Crocheting and Crying

This year as I celebrate 20 years of teaching Write Your Life as a Woman, I’m sharing some older articles and columns inspired by the class.

Crocheting and Crying
by T. Dean Adams
This article originally appeared in skirt! magazine in 1998.

For the past year I have had the urge to crochet. Though I rarely have maternal urges, the desire to crochet feels similar. My great-aunt Myrt learned to crochet when she retired from fifty years of working at a textile mill. She taught my mother, who has crocheted for as long as I can remember.

In most memories of my mother, she is crocheting; her fingers move a needle in and around yarn in a steady comforting rhythm while she talks. Her fingertips count stitches and she seldom even looks down at what she’s doing. Yarn and a needle are always with her like a pocket book. She can make pretty much anything you can think of: scarves, hats, afghans, little Christmas wreaths and Easter bunnies to wear as pins, frilly collars, shawls and bedroom shoes.

My mother crocheted while she waited for me after dance classes, while she sat through football games to watch me perform with the band at half-time. When I moved to Los Angeles she rode with me and crocheted her way across all the oddly-shaped states slammed up against each other, making delicate cross-shaped Bible markers.

She was crocheting during our last big fight. The one we still gingerly step around. The one that made me feel I’d left the tribe for good and the person I’ve become would never be let back in.

I left my family, my tribe, on my own. I went to college, moved and moved and moved and moved and never even thought of moving back to my hometown. I left the church, left the beliefs I grew up on and became activist. I even left the kitchen – the womb of all comfort and care, where love cannot be denied in a green bean casserole and salmon patties, and became a vegetarian. I write the truth, as best I can, as bravely as I can, about me, my life, my story – which is also their story, for total strangers to read.

Aunt Myrt died last month and I suppose I have known for the last year it would be soon. I knew the day she died, knew when I saw the light blinking on the answering machine with the message from my mom. I loved Aunt Myrt because she loved my mother. She loved me too, but she never knew me the way she knew my mother, who she loved like her own daughter. Having no children of her own, she cared for everyone else’s children. Now grown and spanning the ages of twenty to sixty, the children she’s loved each think they were her favorite.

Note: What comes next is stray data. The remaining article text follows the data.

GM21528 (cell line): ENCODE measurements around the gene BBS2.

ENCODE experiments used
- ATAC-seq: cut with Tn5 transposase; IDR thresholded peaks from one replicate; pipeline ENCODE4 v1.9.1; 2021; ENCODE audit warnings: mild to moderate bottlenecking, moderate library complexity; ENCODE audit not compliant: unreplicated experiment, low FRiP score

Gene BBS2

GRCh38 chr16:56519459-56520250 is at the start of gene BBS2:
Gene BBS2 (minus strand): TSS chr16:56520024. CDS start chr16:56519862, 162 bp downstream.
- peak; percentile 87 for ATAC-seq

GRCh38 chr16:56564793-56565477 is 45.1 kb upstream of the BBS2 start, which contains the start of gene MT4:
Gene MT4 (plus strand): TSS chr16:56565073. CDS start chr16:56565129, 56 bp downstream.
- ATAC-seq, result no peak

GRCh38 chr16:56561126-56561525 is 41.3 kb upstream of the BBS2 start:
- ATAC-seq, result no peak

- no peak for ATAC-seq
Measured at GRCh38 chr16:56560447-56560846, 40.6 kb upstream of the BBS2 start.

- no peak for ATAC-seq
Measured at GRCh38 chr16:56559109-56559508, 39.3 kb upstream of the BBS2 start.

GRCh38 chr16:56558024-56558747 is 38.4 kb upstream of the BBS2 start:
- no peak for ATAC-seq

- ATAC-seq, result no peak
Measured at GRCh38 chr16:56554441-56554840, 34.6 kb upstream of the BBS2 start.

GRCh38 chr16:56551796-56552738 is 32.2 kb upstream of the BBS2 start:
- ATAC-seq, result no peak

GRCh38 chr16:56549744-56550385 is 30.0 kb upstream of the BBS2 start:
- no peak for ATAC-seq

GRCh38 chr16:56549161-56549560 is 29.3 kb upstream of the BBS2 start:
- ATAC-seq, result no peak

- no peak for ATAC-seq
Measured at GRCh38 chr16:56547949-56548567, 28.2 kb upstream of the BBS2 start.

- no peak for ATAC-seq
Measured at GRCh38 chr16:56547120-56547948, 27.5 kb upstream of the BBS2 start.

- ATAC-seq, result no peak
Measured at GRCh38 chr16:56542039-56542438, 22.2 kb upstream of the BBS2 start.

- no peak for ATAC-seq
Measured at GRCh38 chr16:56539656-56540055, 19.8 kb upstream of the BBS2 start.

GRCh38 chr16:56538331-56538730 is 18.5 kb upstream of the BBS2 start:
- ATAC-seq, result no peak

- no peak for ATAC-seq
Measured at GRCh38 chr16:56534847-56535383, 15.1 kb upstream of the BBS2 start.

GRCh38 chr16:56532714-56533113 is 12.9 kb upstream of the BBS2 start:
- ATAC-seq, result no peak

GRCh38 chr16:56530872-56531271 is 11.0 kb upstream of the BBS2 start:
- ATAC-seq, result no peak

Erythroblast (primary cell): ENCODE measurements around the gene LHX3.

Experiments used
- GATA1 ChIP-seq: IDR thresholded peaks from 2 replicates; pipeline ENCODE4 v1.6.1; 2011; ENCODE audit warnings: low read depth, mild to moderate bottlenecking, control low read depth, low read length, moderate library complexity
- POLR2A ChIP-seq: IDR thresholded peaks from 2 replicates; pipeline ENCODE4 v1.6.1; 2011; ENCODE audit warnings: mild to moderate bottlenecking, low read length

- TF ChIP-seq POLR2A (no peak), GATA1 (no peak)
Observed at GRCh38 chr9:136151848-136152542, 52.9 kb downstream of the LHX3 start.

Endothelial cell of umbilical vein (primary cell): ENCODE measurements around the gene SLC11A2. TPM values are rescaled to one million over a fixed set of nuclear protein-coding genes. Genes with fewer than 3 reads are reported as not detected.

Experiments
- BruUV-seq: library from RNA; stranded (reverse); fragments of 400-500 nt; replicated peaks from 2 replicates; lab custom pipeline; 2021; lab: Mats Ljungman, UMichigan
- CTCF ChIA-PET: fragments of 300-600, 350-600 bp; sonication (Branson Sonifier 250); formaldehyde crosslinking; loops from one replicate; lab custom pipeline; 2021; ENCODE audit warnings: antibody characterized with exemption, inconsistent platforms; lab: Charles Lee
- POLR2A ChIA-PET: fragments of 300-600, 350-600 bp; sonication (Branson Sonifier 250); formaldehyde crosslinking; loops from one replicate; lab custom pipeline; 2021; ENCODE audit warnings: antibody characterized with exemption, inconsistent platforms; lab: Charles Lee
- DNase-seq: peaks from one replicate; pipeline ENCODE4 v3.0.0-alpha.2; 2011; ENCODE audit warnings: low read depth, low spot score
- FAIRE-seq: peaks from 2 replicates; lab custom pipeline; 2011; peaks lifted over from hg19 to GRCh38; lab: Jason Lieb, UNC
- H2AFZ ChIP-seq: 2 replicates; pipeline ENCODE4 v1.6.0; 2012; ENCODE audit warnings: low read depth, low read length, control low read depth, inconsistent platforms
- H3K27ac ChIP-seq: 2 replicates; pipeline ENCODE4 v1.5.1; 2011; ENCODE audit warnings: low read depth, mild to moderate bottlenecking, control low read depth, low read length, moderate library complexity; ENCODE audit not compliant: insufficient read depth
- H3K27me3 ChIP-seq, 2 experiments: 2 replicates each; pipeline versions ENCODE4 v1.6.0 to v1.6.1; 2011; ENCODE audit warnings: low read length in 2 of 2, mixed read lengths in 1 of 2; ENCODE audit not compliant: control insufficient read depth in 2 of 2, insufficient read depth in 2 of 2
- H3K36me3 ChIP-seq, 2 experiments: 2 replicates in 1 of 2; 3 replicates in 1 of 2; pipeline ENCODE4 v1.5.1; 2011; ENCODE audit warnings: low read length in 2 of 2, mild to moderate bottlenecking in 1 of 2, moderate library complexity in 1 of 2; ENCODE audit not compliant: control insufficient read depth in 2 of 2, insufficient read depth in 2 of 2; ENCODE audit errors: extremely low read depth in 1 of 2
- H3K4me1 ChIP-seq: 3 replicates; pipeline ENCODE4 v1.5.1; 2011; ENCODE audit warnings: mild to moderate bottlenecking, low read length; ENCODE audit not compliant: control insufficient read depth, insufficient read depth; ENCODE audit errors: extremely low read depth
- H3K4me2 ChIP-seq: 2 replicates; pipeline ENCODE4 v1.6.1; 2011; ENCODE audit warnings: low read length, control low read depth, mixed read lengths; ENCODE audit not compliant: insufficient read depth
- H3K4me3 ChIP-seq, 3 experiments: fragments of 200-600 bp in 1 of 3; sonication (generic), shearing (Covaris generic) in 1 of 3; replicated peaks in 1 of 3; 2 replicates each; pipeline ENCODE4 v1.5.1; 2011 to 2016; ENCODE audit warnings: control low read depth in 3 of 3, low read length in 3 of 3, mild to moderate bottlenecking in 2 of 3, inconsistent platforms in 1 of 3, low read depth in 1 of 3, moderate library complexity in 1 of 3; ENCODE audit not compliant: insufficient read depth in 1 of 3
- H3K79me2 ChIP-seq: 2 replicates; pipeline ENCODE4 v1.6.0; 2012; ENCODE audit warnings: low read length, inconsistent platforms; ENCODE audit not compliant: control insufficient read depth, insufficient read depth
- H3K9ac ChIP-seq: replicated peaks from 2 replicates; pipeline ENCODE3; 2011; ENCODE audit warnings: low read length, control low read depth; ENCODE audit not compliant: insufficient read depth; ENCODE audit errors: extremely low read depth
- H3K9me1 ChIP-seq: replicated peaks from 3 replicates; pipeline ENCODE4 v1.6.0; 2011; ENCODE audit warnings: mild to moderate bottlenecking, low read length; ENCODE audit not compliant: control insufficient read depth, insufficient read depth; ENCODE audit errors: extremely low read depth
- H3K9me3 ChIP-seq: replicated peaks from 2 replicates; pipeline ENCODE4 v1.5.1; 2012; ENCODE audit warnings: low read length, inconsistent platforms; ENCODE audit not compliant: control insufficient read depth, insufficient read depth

I finally bought yarn and needles and started a scarf. Never stopping to think, “I don’t know how to do this.” Some odd mother-line osmosis gave me the innate ability to crochet with only a quick glance at instructions. Every time I pick up the needle I have to concentrate at first: around, down, around, pull through, around, pull through two, around, pull through two more. After a few rows my fingers fly and stitch-by-stitch a scarf flows from my hands.

It makes so much sense for me to crochet, I told myself. I can make all my holiday gifts. But when I started the scarf, when I tied my first loop knot to begin, I felt nothing logical. The first stitches, the first rows were like a big sigh after holding my breath. I crocheted and cried. This first purple scarf will be full of wanting. Wanting to be part of my family I feel so far from though geographically they are close.

One row is an apology because I did not go to Aunt Myrt’s funeral. It is a weakness I hope to outgrow, but I cannot go to funerals. I fear the sorrow may consume me and I will never stop crying. There are rows and rows of love. Maternal love, not just from biological mothers, but also the kind my aunt gave my mom, and she gave my sister and me, and we all give to each other.

There is a row of forgiveness for the times my big spirit scared them and they tried to hold me back. And a row of sorrow for the years apart. A row of the things I never told them that I wish I could. Another row of apology for the mean things I said and did and wish I hadn’t.

Around, down, around, pull though, around, pull through two, around, pull through two more. I crochet now to relax, to think, and when I don’t know what else to do. The very act conjures up the spirit of my aunt and my mother and I feel the gift of their love and strength, the hope that forgiveness brings, and the grounded feeling of being true to myself, honoring both what I’ve been given and what I’ve become on my own.

Soon it will be winter, and I know this scarf and the peace it brings will keep me warm.

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